March 5, 2024
Three years after its revamp, Firefox's Android browser adds 450+ new extensions


For the sliver of the market that opts for Firefox instead of Chrome, the default browser on Android devices, the experience just got better. Firefox maker Mozilla announced today the launch of over 450 new extensions — aka browser add-ons — which are now available on Mozilla’s Firefox Browser Add-ons page. These extensions allow users to customize the mobile browser to their needs, whether that involves adding anti-tracking privacy tools, content blockers, productivity tools or other features that introduce new experiences, like streaming music, or those that allow users to personalize the browser’s user interface — like switching all websites to a dark mode or offering a better way to manage tabs.

The lack of extensions has been an issue for Firefox for Android users for years following the 2020 launch of a rebuilt version of the mobile browser that replaced the app’s previous codebase with “GeckoView,” a new, faster and more customizable browser engine. At the time, the company said it made a decision to limit the supported extensions to only those within the “Recommended Extensions” program — meaning those that were commonly installed by end users. This choice allowed Mozilla to quickly get the new browser into consumers’ hands, but squashed the long tail of extension development — and opportunity for software developers focused on this market.

While Firefox’s nightly builds later enabled more extensions, the publicly available Firefox for Android browser did not have access to these hundreds of extensions, meaning most of Firefox’s mainstream users were also without.

In August of this year, Mozilla said it had finally completed the infrastructure needed to bring the open extension ecosystem back to Firefox for Android. It then began to test and make hundreds more extensions available to Firefox for Android users, culminating in today’s news that there are now 450+ extensions available.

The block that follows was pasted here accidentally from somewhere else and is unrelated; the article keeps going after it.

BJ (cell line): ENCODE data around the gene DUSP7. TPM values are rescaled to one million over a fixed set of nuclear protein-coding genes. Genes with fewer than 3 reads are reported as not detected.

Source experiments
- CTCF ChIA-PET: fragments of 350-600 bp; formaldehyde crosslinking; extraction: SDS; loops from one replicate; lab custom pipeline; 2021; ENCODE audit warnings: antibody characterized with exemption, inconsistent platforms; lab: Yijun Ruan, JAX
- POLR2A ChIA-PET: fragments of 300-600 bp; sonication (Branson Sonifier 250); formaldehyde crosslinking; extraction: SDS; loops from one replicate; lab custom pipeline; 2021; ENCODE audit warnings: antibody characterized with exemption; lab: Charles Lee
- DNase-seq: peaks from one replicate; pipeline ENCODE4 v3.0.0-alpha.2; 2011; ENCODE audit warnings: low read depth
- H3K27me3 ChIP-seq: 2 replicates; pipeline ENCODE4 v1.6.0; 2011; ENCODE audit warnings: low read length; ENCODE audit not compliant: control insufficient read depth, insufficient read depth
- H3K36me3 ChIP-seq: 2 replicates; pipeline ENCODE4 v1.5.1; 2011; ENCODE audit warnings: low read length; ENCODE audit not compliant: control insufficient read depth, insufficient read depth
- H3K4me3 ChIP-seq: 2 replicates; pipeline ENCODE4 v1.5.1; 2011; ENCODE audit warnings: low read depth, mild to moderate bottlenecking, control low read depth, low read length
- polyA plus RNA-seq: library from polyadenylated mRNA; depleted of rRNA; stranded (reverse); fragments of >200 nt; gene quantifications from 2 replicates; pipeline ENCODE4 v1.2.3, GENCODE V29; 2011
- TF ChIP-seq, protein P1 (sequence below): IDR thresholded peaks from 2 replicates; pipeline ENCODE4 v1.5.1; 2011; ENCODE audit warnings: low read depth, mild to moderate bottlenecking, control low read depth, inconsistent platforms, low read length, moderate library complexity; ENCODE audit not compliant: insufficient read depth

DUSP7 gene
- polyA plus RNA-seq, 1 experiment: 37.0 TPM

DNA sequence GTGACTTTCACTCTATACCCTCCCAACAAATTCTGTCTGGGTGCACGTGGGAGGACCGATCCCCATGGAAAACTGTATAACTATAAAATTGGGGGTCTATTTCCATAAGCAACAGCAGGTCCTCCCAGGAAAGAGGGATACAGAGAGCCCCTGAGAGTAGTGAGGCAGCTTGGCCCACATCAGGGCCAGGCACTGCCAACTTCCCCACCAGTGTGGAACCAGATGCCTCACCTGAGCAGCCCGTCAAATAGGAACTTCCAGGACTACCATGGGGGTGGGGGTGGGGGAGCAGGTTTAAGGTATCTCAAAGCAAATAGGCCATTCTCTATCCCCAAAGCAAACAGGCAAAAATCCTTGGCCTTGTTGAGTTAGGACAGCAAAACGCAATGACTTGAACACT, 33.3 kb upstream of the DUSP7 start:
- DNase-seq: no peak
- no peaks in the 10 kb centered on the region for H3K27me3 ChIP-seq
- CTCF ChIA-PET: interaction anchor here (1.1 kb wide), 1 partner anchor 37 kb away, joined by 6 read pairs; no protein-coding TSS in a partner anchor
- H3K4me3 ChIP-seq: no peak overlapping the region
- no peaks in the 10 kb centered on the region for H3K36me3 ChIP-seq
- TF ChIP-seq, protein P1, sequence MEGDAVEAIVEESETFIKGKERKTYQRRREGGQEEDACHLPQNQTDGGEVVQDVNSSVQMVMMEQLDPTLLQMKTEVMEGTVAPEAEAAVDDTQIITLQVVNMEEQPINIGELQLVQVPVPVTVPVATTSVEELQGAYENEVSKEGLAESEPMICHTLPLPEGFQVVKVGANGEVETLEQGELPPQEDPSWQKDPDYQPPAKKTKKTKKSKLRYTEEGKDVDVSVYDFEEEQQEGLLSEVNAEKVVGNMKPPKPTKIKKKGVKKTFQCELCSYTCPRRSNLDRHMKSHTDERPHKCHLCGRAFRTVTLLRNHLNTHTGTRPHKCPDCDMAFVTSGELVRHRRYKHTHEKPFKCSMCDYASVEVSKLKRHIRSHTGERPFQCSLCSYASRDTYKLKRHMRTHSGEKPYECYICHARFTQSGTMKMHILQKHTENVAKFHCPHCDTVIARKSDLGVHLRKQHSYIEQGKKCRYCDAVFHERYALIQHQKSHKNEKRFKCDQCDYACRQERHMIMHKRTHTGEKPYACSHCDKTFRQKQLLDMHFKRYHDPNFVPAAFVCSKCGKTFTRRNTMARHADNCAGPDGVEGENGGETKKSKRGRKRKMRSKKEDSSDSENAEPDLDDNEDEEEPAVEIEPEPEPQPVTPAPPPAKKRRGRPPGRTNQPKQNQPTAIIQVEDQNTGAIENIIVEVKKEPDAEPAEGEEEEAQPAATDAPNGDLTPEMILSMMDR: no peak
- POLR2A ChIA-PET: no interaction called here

The company stressed the importance of having an open ecosystem, noting that nearly half of all Firefox desktop users have an extension installed to customize their experience.

Many of the recommended extensions for the Android browser have user numbers in the six digits or more, but the app itself only retains a small slice of the mobile browser market, due to the traction that the default browsers, Chrome and Safari, have achieved on Android and iOS, respectively. On mobile devices, Firefox has a mere 0.5% market share as of November 2023, according to data on StatCounter. By comparison, Chrome has a 64.23% share. Safari, Samsung’s browser, Opera and others are also ahead of Firefox in the mobile browser race.

Still, the app has a small but devoted following, including those who are looking for alternative options from others beyond the Big Tech giants. One of its key selling points is automatic tracker blocking, which appeals to the more privacy-minded. Per Google Play Store data, Firefox for Android has topped 100 million installs to date.

“The opportunity for innovation is vast,” said Giorgio Natili, Firefox’s director of Engineering, in an announcement about the extensions’ launch. “It’s thrilling to see extension developers embrace this moment and create novel browsing experiences and features for Firefox for Android users. People don’t have to browse the mobile web in a strictly singular way anymore. With extensions, you’re free to change the way Firefox for Android looks and behaves. It’s only going to get better as more developers innovate within this exciting new space,” he added.



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